The Institute of Race Relations (IRR) launched a Twitter storm on Wednesday to raise awareness of the dangerous journey made by refugees to reach safety in Europe with the hashtag #SafePassageNow.
📢TWITTER STORM WEDNESDAY!
To shine a spotlight on the nearly 300 border-related deaths between the UK & France since 1999, we're asking people to take part in an online action this Wednesday at 12-3pm, using the hashtag #SafePassageNow
— Institute of Race Relations (@IRR_News) November 23, 2020
The project, known as "deadly crossings", aimed to humanise the refugees and migrants who have been victims of border-related violence, and go behind the statistics and 'facts'.
IRR also hoped to raise awareness about the 300 border-related deaths between the UK and France since 1999.
High profile figures got involved, such as author Alan Gibbons, and UK MP Bell Ribeiro-Addy.
When I visited the Calais refugee camp, I heard asylum seekers' stories at first hand.
— Alan Gibbons (@mygibbo) November 25, 2020
300 people are known to have died trying to reach the UK since 1999. That's 1 death every 4 weeks.
— Bell Ribeiro-Addy MP (@BellRibeiroAddy) November 25, 2020
The nearly 300 border-related deaths between the UK & France since '99 are not tragic accidents but the result of man-made policies. Borders won't stop the movement of people, they just kill those that do #SafePassageNow
— Ilyas Nagdee (@ilyas_nagdee) November 25, 2020
Others called on governments to rethink their harsh immigration policies, pointing out that they only serve to harm migrants and enrich the smugglers the governments claim to be cracking down on.
— Migrant Voice (@MigrantVoiceUK) November 25, 2020
"The UK government tries to present migrant Channel crossings as a failing on the French side. But much of the hardship in Calais stems from the refusal of the British gov to provide a #safePassage for people with a legitimate claim to asylum in this country." #SafePassageNowhttps://t.co/JJbBXdH3Yv
— Jesuit Refugee Service UK (@JRSUK) November 25, 2020
The UK Govmnt is attempting to delude the public with the message that 2021 will see a return to control over borders. This is not true. As Brexit dawns Britain is left without a coherent policy that will allow the decades old border crisis to be finally resolved#SafePassageNow
— Migrantpptlondon (@Migrantpptlond1) November 25, 2020
Others took the opportunity to tell the stories of the families and people who have suffered and died due to the lack of protection given to migrants fleeing to the UK.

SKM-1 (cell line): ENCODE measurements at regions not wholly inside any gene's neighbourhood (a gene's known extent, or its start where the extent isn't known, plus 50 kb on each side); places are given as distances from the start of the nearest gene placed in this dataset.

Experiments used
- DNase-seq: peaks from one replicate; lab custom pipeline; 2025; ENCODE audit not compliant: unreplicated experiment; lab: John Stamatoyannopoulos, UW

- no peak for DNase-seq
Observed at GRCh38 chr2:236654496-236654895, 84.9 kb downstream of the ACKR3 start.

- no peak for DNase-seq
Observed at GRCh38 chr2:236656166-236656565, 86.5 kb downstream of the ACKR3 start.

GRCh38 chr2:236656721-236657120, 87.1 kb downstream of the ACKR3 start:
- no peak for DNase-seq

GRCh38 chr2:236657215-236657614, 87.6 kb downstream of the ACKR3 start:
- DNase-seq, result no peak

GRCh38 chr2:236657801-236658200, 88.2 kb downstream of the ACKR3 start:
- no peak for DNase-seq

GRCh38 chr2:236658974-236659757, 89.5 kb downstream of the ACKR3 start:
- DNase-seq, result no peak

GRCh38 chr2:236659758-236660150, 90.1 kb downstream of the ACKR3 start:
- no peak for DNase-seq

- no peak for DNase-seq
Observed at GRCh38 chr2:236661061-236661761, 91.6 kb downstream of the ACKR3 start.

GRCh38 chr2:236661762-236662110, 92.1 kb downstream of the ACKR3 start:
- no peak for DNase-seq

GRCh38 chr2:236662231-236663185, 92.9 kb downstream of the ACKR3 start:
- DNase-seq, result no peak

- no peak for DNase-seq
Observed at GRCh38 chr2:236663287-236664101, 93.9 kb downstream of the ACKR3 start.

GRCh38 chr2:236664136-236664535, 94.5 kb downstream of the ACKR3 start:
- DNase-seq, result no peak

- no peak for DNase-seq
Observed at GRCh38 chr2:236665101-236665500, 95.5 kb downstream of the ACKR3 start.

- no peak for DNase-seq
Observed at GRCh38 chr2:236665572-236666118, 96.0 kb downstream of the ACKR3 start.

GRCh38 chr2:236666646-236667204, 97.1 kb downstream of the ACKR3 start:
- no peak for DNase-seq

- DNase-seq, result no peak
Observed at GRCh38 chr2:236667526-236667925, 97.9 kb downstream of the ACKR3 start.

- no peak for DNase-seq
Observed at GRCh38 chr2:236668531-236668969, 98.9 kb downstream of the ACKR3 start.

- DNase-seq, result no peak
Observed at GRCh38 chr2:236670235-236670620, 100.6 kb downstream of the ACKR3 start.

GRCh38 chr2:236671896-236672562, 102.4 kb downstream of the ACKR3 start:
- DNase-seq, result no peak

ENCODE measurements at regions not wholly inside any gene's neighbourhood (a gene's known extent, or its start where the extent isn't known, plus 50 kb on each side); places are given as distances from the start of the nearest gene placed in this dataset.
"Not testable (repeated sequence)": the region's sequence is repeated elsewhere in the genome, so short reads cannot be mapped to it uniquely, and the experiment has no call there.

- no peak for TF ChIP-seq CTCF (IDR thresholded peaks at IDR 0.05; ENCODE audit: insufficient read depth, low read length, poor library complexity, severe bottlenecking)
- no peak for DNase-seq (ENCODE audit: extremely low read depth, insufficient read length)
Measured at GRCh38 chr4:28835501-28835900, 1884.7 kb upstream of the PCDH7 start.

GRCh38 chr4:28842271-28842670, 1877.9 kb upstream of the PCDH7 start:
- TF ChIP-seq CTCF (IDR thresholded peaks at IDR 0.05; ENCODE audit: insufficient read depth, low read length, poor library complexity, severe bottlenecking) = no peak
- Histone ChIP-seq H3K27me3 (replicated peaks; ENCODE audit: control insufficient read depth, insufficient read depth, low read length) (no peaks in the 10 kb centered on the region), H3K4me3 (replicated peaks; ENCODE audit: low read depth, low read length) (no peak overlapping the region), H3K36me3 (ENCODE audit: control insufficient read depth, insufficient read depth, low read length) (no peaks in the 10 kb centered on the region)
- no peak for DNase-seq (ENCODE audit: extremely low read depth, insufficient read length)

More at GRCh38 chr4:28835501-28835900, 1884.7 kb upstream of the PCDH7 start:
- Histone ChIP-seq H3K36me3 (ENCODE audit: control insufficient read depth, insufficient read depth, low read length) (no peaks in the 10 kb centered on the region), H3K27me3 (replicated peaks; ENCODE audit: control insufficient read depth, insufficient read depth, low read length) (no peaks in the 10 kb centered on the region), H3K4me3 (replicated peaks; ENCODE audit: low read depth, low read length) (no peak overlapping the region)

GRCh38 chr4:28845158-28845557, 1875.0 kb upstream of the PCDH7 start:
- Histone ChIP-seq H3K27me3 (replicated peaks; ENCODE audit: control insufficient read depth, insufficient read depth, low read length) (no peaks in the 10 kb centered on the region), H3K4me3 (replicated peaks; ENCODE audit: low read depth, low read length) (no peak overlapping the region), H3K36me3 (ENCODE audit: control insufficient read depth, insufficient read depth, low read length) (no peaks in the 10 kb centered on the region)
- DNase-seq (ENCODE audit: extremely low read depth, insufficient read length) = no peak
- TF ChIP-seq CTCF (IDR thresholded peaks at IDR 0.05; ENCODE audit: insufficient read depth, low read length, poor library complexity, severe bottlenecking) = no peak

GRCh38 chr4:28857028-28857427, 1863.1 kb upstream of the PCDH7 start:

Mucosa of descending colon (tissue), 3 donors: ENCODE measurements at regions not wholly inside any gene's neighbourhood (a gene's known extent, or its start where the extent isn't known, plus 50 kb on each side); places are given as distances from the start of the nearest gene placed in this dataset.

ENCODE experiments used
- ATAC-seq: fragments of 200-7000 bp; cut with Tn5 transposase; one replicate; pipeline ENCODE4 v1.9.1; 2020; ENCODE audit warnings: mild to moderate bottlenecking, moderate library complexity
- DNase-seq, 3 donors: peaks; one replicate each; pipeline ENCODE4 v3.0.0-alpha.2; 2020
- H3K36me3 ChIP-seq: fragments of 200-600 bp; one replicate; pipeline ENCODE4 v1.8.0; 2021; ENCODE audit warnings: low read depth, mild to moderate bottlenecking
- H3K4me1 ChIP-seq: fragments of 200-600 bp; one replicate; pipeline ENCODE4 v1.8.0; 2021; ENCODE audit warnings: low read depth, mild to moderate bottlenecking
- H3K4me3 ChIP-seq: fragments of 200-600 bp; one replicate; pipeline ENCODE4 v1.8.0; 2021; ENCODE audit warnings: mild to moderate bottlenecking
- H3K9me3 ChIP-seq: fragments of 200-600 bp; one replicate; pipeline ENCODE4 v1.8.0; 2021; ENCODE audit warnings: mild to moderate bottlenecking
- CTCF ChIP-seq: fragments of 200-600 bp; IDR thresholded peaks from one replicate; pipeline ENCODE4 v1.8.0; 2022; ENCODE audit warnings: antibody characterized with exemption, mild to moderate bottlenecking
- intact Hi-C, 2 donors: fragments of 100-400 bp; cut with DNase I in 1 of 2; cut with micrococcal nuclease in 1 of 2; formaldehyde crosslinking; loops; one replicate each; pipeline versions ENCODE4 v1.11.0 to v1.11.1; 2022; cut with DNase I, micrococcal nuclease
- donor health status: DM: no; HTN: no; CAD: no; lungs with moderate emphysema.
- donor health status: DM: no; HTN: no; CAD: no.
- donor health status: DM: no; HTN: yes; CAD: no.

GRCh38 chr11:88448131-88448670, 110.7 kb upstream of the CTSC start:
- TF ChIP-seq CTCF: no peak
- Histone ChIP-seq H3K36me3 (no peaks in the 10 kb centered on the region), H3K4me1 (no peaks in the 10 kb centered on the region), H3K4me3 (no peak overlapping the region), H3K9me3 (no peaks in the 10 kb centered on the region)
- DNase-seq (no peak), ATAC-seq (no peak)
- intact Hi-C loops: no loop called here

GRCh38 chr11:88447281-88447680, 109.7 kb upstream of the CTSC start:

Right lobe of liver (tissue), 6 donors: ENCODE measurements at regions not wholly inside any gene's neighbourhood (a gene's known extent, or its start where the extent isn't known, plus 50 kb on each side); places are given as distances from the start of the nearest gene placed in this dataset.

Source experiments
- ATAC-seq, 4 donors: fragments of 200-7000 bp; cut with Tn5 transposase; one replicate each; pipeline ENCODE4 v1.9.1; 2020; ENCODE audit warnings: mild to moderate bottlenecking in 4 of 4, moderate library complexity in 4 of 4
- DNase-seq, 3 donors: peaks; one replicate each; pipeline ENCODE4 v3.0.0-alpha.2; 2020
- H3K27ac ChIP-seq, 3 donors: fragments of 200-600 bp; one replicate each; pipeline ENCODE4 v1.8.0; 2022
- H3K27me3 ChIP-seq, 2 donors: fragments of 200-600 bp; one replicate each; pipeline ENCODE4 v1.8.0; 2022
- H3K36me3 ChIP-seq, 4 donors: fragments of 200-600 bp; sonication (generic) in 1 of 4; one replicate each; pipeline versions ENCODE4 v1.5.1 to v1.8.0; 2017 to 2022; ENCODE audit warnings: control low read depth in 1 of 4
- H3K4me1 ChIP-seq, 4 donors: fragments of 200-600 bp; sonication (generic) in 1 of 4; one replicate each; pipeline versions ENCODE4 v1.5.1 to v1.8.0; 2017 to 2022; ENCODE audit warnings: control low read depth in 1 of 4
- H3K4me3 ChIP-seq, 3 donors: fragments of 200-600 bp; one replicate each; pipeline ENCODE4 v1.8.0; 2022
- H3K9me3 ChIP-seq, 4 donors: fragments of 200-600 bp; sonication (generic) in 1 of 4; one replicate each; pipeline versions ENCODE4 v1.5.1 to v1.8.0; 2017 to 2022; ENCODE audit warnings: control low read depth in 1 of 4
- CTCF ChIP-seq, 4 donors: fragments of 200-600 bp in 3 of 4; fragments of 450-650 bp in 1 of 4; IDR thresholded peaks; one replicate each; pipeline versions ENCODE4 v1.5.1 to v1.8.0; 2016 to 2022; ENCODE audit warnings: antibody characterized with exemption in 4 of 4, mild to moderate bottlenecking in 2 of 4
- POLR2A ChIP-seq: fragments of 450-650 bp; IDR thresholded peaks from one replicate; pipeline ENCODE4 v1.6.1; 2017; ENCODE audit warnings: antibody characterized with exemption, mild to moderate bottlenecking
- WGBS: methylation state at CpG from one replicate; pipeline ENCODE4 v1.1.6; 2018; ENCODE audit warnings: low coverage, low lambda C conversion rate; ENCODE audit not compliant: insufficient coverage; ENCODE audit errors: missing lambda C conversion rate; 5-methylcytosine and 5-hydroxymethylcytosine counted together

27 Oct. 2020: "Seven people, including five from one Iranian Kurdish family, Rasul Iran Nezhad and Shiva Mohammad Panahi, both 35, and their children Anita (9), Armin (6) and Artin (15 months), and two more adults, died of drowning or cardiac arrest after a small boat ..capsized"
— Dr. Sue Conlan (@sueconlan) November 25, 2020
— Sandra Röken (@SanRoeken) November 26, 2020
"This report is about challenging the idea that this massacre is the result of misfortune. Reducing tragedies to accidents or framing them in terms of violence occurring between migrants is a way of concealing the responsibility of public authorities" – @legisti
— Institute of Race Relations (@IRR_News) November 25, 2020
The IRR said that deaths at the UK borders have received far less attention than those in the Mediterranean.
Maël Galisson of Gisti, a legal service for asylum seekers in France, said: "This report is about challenging the idea that this massacre is the result of misfortune. Reducing these tragedies to accidents or framing them in terms of violence occurring between migrants, as we often see in the media, is a way of concealing the responsibility of public authorities for a situation that has lasted for more than twenty years."
UK Home Secretary Priti Patel has been criticised for her harsh border policy and recently faced ridicule for suggesting that boats of refugees may be deterred if wave machines were installed in the English channel, and proposed that nets be used to prevent refugees from reaching mainland Britain.